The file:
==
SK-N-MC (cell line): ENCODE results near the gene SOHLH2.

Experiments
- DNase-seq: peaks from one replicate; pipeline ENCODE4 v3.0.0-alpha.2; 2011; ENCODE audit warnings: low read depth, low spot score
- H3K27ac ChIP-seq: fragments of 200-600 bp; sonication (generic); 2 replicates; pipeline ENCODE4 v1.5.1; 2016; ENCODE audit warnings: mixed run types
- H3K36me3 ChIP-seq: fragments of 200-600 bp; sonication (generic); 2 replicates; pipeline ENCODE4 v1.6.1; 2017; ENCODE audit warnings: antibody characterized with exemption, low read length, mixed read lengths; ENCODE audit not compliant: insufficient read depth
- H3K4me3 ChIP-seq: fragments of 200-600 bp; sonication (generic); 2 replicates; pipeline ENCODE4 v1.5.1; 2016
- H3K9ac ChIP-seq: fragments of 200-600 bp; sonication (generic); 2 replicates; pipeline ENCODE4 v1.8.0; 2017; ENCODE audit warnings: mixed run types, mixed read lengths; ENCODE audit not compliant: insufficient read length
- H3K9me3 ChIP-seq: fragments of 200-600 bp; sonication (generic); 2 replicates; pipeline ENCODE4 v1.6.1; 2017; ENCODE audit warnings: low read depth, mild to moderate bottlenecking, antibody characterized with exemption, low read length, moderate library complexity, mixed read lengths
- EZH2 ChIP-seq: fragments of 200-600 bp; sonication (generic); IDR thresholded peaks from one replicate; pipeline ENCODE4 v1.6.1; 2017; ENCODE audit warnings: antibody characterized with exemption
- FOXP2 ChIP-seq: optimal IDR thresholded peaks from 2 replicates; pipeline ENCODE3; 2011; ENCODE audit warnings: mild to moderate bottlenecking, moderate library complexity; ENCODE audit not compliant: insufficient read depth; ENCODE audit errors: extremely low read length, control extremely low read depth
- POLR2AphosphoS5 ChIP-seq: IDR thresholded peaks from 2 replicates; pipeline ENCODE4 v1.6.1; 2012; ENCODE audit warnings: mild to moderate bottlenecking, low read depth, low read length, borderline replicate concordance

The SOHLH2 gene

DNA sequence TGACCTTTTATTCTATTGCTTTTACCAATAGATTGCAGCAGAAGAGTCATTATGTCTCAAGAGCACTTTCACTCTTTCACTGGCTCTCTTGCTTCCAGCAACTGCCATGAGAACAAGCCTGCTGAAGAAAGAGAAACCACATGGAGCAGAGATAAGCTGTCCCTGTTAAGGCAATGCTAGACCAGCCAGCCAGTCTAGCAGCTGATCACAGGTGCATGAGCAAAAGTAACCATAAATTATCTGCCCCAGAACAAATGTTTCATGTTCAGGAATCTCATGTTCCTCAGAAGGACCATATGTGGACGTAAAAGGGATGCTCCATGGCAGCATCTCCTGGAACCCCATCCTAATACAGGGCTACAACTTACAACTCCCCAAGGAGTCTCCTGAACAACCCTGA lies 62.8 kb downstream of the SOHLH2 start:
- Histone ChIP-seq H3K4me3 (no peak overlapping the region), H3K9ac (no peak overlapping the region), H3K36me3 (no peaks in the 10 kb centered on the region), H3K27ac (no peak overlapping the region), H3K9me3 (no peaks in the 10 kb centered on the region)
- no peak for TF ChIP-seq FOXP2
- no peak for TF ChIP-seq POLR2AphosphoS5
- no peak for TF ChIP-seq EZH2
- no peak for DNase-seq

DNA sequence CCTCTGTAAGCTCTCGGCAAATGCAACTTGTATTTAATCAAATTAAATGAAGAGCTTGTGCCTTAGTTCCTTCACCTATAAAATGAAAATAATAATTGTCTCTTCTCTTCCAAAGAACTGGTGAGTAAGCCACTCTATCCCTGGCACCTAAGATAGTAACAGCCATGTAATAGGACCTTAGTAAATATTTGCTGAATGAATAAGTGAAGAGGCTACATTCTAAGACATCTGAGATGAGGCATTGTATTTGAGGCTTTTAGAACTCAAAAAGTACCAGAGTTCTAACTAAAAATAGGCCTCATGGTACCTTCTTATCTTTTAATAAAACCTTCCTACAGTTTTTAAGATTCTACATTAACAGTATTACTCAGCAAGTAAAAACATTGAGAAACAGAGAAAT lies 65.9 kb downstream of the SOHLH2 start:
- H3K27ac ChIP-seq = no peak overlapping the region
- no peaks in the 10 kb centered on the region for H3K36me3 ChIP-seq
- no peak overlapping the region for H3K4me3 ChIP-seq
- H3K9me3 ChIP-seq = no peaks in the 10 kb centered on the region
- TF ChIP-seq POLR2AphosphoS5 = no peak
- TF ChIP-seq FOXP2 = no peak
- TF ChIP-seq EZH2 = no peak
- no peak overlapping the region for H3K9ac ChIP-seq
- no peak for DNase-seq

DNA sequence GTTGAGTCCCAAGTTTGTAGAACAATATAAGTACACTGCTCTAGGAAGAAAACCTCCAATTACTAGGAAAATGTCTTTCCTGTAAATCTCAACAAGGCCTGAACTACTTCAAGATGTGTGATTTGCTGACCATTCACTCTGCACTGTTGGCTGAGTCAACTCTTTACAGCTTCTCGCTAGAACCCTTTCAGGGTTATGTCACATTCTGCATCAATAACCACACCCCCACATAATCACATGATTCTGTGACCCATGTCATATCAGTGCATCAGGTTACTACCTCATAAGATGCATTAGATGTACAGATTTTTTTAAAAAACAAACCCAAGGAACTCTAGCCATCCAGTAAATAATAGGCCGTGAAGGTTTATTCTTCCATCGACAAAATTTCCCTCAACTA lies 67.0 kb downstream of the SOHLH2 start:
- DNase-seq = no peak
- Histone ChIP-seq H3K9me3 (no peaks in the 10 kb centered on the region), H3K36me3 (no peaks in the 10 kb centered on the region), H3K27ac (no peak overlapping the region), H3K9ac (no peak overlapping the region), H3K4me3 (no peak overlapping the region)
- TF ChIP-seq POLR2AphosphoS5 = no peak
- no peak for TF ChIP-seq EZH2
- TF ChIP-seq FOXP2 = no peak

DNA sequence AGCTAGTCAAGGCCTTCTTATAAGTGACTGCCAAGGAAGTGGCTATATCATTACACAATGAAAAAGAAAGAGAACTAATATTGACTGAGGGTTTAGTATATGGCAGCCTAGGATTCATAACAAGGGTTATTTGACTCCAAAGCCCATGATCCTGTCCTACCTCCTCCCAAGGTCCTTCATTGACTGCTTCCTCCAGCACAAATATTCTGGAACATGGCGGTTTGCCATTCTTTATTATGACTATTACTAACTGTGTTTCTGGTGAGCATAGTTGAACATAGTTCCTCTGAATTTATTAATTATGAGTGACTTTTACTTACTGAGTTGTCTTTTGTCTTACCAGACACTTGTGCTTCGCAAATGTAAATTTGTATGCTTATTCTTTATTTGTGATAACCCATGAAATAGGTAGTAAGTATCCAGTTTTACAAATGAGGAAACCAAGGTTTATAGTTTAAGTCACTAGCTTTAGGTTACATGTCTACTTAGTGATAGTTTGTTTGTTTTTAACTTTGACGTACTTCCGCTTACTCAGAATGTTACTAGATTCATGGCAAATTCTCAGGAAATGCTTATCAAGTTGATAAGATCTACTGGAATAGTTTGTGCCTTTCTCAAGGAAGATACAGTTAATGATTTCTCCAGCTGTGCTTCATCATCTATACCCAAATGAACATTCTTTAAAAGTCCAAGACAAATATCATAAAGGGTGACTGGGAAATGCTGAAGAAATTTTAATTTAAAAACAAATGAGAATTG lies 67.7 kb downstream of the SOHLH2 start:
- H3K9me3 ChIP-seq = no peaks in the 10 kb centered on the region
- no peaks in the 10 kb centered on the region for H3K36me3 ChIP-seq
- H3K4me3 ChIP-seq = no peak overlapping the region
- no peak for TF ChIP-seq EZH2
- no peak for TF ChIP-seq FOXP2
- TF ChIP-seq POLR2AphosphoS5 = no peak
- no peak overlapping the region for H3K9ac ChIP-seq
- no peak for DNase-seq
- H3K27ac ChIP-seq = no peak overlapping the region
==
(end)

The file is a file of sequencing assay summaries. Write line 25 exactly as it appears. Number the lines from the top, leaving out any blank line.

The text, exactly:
- TF ChIP-seq FOXP2 = no peak